THEY are the real fourth emergency service and save lives across the country on a daily basis to find out what they do Reporter Helen Millichamp went along to an HM Coastguard exercise to see the teams in action.
YOU would be forgiven for thinking that there was a major rescue operation under way at Newton-by-the-Sea last weekend.
With Coastguard vehicles littering the small seaside village, it seemed that something big was happening. In fact, there wasn’t just one incident ongoing but three.
But they were all part of Exercise Neptune which saw the Coastguard teams from Northumberland take on real life scenarios.
Co-ordinated from the Newton remote radar point they were sent to deal with a fisherman who had suffered a stroke, an angler who had fallen down a cliff and a missing person who was diabetic.
The event was in collaboration with the RNLI.
HM Coastguard has seven teams in Northumberland, based at Berwick, Holy Island, Seahouses, Howick (made up of the former Boulmer and Craster teams), Amble, Newbiggin-by-the-Sea and Blyth. They are mostly manned by volunteers and most were taking part in Sunday’s event.
Humber is the main co-ordination centre and shouts are sent out from there to the relevant teams when calls come in.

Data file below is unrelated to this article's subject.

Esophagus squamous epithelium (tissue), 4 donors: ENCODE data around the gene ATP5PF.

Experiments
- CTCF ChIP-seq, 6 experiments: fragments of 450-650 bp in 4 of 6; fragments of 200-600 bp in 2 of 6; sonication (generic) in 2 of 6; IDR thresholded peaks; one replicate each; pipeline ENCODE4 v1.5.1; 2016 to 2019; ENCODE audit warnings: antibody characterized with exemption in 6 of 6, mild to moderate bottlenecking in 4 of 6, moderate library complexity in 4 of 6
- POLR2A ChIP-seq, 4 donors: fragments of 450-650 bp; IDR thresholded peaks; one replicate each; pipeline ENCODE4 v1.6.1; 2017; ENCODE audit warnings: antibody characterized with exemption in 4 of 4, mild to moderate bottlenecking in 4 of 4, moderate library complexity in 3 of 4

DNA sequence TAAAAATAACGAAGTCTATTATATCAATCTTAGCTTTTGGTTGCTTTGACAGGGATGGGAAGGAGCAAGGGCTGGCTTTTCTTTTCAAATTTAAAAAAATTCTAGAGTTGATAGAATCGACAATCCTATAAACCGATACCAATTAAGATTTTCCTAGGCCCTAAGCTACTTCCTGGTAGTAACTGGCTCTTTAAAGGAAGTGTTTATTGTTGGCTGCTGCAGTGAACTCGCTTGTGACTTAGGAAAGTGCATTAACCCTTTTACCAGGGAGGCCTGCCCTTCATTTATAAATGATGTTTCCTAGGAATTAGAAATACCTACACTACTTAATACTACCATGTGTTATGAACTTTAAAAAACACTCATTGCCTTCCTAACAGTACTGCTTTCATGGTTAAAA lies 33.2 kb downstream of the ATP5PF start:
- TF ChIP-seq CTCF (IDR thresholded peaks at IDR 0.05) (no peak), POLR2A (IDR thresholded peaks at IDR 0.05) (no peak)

In the first of the exercises, a fisherman ‘phoned-in’ to say his friend hadn’t been seen for an hour-and-a-half.
The coastguard searched the beach and sent a water rescue team in to Emblestone Rocks where he had last been seen.
Once the casualty was located, he was assessed and found to have a head injury. The lifeboat crew was then called into action.
In the second incident, an angler had fallen down a cliff at Football Hole, just north of Low Newton. The hazardous rocks meant that team members had to hammer stakes into the ground and attach a harness to go down the cliff face and attend to the casualty. It showed real team work, with each member working at the same speed as others to achieve the most effective outcome.
A lifeboat was also on hand but it was decided that it was too risky to carry the casualty across the rocks to the boat and instead he was carried up the cliff.
In other circumstances, RAF Boulmer’s Sea King helicopter would have been called into action to winch the casualty to safety.
The third incident saw crews searching the area for the man who had gone missing. They were given a limited amount of information and had to ask the right questions to get help them.
Paul Duffy, Amble sector manager, said: “It’s gone quite well. It is a real situation, we’re running three incidents of very different types and I think they have reflected the things that can happen in a real situation.
“Our biggest problem this year has been the Holy Island Causeway. We’ve had 18 call-outs so far. We’ve also had a few diving incidents around the Farne Islands.”
Mike Bill, coastal safety manager for the North East, said: “The benefit of having such a big exercise is they can put the training they have had into action. It also helps to highlight areas we need to improve on. There have been a few hitches but it has gone well.”